WOW! this sounds amazing . how then do you do a simple orchestral setuop with VSL??
for strings do you simply select the right ( leftwards mics) (viola middle) (cello right)etc.. ? how does it handle the stereo image?? if i take a giga piano - which is spread out far left to right, can i select my piano and "place" it anywhere on my virtual
stage by selecting the right mics? or will you stilll rely a lot on collapsing the image with S1.
OK, I didn't even get into that, because it REALLY gets into the need for hands on.
In short, you can multiselect or even cascade different impulses. You can send different source positions to different mics. The latter is what you'd do in the case of a full string section with stereo spread imagery. You'd simply choose the impulses you wanted associated with each mic position, and your stereo signal will be routed to those impulses for processing. You can even specify DIFFERENT locations for the wide or surround mics to be processing, so you can define your section even more dimensionally in the room.
This is what I meant by saying that the idea of GigaPulse being equivalent to IR-1 or Altiverb is true in a narrow sense--it is as good sounding a convolution engine, with good preset material. But that is really just the beginning of the exploration. Your own experimentation with stage position impulses, mic positions, mic types, routing (stereo or surround), etc., is the thing which will produce the true WOW factor. Many folks will be very happy with just going through the presets, but getting PAST the presets is what will open up horizons.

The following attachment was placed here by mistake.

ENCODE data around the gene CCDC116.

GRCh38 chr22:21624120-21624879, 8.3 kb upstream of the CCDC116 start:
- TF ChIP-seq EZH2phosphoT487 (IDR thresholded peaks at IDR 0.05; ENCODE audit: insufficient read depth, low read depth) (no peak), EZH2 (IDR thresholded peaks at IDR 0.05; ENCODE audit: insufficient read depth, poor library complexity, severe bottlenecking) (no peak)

For pianos, the best bet is to route the signal through a single positional source if you want to put it in a pinpoint location. If you want to spread it, pick a location per mic that corresponds to the width you'd like it to have. You could patch it through contiguous positions in the "arc" and still maintain some separation without making the piano appear forty feet wide. On the other hand, putting its signal through mics on the opposite extremes of the stage will give you that totally "over wide" feeling you get when you put a player-perspective mic'ed piano through a typical convolver.
So, yes, these issues have been thought through very well. I have been looking forward to the time when they'd let me talk a little more about this (I do have permission), and to try and illustrate why I have been so doggedly supportive of this release. It is really as big a deal as anything that has hit the market to date.